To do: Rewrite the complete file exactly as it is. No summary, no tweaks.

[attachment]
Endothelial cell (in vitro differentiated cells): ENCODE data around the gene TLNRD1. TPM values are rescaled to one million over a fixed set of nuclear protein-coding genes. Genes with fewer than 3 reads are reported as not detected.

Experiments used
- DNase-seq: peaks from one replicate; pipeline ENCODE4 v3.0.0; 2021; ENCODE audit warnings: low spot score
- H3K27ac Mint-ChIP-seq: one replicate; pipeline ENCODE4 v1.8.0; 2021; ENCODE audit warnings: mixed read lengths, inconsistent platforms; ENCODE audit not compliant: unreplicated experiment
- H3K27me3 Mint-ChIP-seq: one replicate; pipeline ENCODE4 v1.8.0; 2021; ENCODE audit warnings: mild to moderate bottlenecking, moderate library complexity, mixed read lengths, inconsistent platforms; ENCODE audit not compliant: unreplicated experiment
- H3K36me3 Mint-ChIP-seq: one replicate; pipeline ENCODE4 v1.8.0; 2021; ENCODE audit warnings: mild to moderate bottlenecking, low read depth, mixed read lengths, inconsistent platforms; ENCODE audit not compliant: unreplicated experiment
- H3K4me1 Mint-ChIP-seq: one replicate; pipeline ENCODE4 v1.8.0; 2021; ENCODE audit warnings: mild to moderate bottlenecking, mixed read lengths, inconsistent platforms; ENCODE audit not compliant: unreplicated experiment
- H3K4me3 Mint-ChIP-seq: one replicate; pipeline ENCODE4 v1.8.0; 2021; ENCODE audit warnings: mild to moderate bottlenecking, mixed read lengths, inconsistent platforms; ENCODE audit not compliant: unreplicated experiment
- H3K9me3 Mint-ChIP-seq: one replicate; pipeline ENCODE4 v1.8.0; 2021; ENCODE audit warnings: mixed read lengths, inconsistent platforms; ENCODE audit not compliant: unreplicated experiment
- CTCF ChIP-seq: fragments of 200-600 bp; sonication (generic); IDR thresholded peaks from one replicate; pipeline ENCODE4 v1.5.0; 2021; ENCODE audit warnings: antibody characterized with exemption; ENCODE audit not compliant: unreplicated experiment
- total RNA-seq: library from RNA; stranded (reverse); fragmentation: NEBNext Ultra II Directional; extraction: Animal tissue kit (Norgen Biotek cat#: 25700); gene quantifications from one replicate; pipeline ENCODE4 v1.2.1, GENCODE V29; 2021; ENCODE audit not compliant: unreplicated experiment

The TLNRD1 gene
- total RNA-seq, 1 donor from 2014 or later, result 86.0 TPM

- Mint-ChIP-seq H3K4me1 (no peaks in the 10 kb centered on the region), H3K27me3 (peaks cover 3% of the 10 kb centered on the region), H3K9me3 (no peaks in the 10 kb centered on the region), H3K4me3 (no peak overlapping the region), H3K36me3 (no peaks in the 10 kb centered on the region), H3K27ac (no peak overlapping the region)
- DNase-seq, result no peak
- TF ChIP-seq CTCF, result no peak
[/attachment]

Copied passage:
Endothelial cell (in vitro differentiated cells): ENCODE data around the gene TLNRD1. TPM values are rescaled to one million over a fixed set of nuclear protein-coding genes. Genes with fewer than 3 reads are reported as not detected.

Experiments used
- DNase-seq: peaks from one replicate; pipeline ENCODE4 v3.0.0; 2021; ENCODE audit warnings: low spot score
- H3K27ac Mint-ChIP-seq: one replicate; pipeline ENCODE4 v1.8.0; 2021; ENCODE audit warnings: mixed read lengths, inconsistent platforms; ENCODE audit not compliant: unreplicated experiment
- H3K27me3 Mint-ChIP-seq: one replicate; pipeline ENCODE4 v1.8.0; 2021; ENCODE audit warnings: mild to moderate bottlenecking, moderate library complexity, mixed read lengths, inconsistent platforms; ENCODE audit not compliant: unreplicated experiment
- H3K36me3 Mint-ChIP-seq: one replicate; pipeline ENCODE4 v1.8.0; 2021; ENCODE audit warnings: mild to moderate bottlenecking, low read depth, mixed read lengths, inconsistent platforms; ENCODE audit not compliant: unreplicated experiment
- H3K4me1 Mint-ChIP-seq: one replicate; pipeline ENCODE4 v1.8.0; 2021; ENCODE audit warnings: mild to moderate bottlenecking, mixed read lengths, inconsistent platforms; ENCODE audit not compliant: unreplicated experiment
- H3K4me3 Mint-ChIP-seq: one replicate; pipeline ENCODE4 v1.8.0; 2021; ENCODE audit warnings: mild to moderate bottlenecking, mixed read lengths, inconsistent platforms; ENCODE audit not compliant: unreplicated experiment
- H3K9me3 Mint-ChIP-seq: one replicate; pipeline ENCODE4 v1.8.0; 2021; ENCODE audit warnings: mixed read lengths, inconsistent platforms; ENCODE audit not compliant: unreplicated experiment
- CTCF ChIP-seq: fragments of 200-600 bp; sonication (generic); IDR thresholded peaks from one replicate; pipeline ENCODE4 v1.5.0; 2021; ENCODE audit warnings: antibody characterized with exemption; ENCODE audit not compliant: unreplicated experiment
- total RNA-seq: library from RNA; stranded (reverse); fragmentation: NEBNext Ultra II Directional; extraction: Animal tissue kit (Norgen Biotek cat#: 25700); gene quantifications from one replicate; pipeline ENCODE4 v1.2.1, GENCODE V29; 2021; ENCODE audit not compliant: unreplicated experiment

The TLNRD1 gene
- total RNA-seq, 1 donor from 2014 or later, result 86.0 TPM

- Mint-ChIP-seq H3K4me1 (no peaks in the 10 kb centered on the region), H3K27me3 (peaks cover 3% of the 10 kb centered on the region), H3K9me3 (no peaks in the 10 kb centered on the region), H3K4me3 (no peak overlapping the region), H3K36me3 (no peaks in the 10 kb centered on the region), H3K27ac (no peak overlapping the region)
- DNase-seq, result no peak
- TF ChIP-seq CTCF, result no peak